The cover of Bonnie "Prince" Billy's eighth studio album bears a striking resemblance to the cover of Neil Young's Tonight's the Night. It's so uncanny that it can't be a coincidence, and yet the only common ground Tonight's the Night shares with Beware is that it was Young's eighth LP as well. Musically the albums couldn't be more different. Tonight's the Night sees a world-weary Young straining to sing against a flawed, loose musical arrangement, contrasting sharply with the polished sound of Harvest. Beware has a confident, full-voiced Oldham buoyed by rousing backing singers and a richly textured musical accompaniment. It's leaps away from the fragile warble and sparse arrangement of his outstanding I See a Darkness, which the cover art also hazily recalls.


Like I See a Darkness, Beware is an unsettling album, worthy of the caveat, not because of the troublesome themes touched upon but because of the confused signals it sends. Oldham's pairing of ominous, mischievous lyrics with formulaic country melodies and lush production is jarring. On opener "Beware Your Only Friend," Oldham launches, "I want to be your only friend," and later warns, "Watch out for these silent thoughts/ that's where the seed of soul-sucking grows." Meanwhile, a cheery, high-pitched female chorus chimes alternately, "Is that scary?" and "Beware of me." Barn-house fiddles play happily along, undermining the notion that there is anything to be scared of.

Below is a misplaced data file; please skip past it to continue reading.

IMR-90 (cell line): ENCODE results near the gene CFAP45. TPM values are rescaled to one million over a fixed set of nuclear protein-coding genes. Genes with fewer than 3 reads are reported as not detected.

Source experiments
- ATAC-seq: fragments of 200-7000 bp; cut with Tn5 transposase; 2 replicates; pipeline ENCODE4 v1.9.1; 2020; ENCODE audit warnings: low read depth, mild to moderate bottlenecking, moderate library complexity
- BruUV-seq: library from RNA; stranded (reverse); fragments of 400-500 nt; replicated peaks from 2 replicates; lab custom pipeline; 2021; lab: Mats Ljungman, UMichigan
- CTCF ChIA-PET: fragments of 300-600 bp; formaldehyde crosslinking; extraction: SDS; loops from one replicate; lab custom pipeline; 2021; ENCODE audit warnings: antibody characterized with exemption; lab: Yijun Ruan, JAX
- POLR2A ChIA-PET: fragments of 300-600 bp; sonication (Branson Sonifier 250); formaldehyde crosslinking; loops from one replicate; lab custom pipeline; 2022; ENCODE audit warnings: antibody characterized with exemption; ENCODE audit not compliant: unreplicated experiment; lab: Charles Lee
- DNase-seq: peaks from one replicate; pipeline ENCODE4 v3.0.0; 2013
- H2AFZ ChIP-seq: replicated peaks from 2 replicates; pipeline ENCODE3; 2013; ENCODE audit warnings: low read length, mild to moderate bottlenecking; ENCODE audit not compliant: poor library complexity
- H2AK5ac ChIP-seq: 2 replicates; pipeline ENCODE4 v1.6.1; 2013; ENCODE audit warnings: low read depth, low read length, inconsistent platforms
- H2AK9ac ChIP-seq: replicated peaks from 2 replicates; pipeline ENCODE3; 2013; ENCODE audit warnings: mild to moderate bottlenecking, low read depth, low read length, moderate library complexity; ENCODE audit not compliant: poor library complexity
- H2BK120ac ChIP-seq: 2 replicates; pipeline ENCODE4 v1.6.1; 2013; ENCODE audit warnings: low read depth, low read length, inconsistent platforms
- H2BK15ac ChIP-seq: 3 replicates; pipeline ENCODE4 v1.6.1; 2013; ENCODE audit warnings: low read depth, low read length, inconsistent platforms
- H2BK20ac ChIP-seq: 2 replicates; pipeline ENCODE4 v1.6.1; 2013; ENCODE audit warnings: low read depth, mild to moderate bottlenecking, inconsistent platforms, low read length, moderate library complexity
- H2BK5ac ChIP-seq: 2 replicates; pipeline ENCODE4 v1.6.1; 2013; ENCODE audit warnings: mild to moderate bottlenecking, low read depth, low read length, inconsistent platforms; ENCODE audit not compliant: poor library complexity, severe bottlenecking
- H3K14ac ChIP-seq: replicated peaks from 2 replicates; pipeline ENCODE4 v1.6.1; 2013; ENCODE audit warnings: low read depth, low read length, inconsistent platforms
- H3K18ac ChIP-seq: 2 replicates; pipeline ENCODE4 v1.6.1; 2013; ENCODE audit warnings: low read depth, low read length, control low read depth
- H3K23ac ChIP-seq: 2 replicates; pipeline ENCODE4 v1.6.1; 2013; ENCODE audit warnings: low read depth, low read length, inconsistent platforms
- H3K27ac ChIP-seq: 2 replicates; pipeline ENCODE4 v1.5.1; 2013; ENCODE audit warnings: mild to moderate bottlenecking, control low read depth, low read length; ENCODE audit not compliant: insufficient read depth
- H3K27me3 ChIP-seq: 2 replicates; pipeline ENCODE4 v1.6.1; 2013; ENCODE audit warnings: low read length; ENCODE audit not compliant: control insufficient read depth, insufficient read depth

"You Can't Hurt Me Now" is a more melancholy take on conventional country & western: A lap-steel guitar, lazy xylophone and chirpy horns accompany a hearty-voiced Oldham and somehow manage to strip the song of the poignancy it had when he performed it acoustically a couple of months ago on WNYC's Soundcheck.  The cacophony of instruments, including soaring saxophone, on the vigorous, John Denver- esque "My Life's Work" has an odd flattening effect on the sound, and that continues through "Death Final" and the melodramatic "Heart's Arms." 


The pace takes a joyful turn on "You Don't Love Me" with Oldham singing cheekily along to cheerful handclaps: "Sometimes you like the smell of me, or how my stomach jiggles, but you don't love me." Jubilant horns keep the mood afloat and the backing singers mercifully at bay. Whereas before Bonnie "Prince" Billy used extra vocal harmonies sparingly, they abound on Beware, swamping his own voice to the detriment of songs like "I Won't Ask Again" or "I Don't Belong to Anyone."


Persevering with Beware does bring rewards. The album's most atmospheric, eerie and original song comes just after the midway point, on the short, sorrowful "There's Something I Have to Say," when Oldham takes a break from formulaic country & western and sets aside the rich production, instrumentation and crooning female harmonies. It's followed by the frivolous "I Am Goodbye," which almost seems to mock the sobriety of the previous track, but it's such a jolly, jaunty, whoops-included country ditty that all is forgiven.


This clash of the sincere and the facetious that makes Beware such a disconcerting album. The uncharacteristically orthodox orchestration and delivery, which reaches such cheesy proportions at times it has got to be tongue-in-cheek, sits uncomfortably with the lyrics. On "Without Word, You Have Nothing," a slow, violin-led number that lulls the listener into a stupor, Oldham earnestly advises on how to give good handjobs: "Move your hands faster, that's what your man wants."


"Beware," reads the album cover. But beware of what exactly? Bewilderment? Boredom? Dismissing this album as a flawed homage to country & western? Or believing everything is as it seems?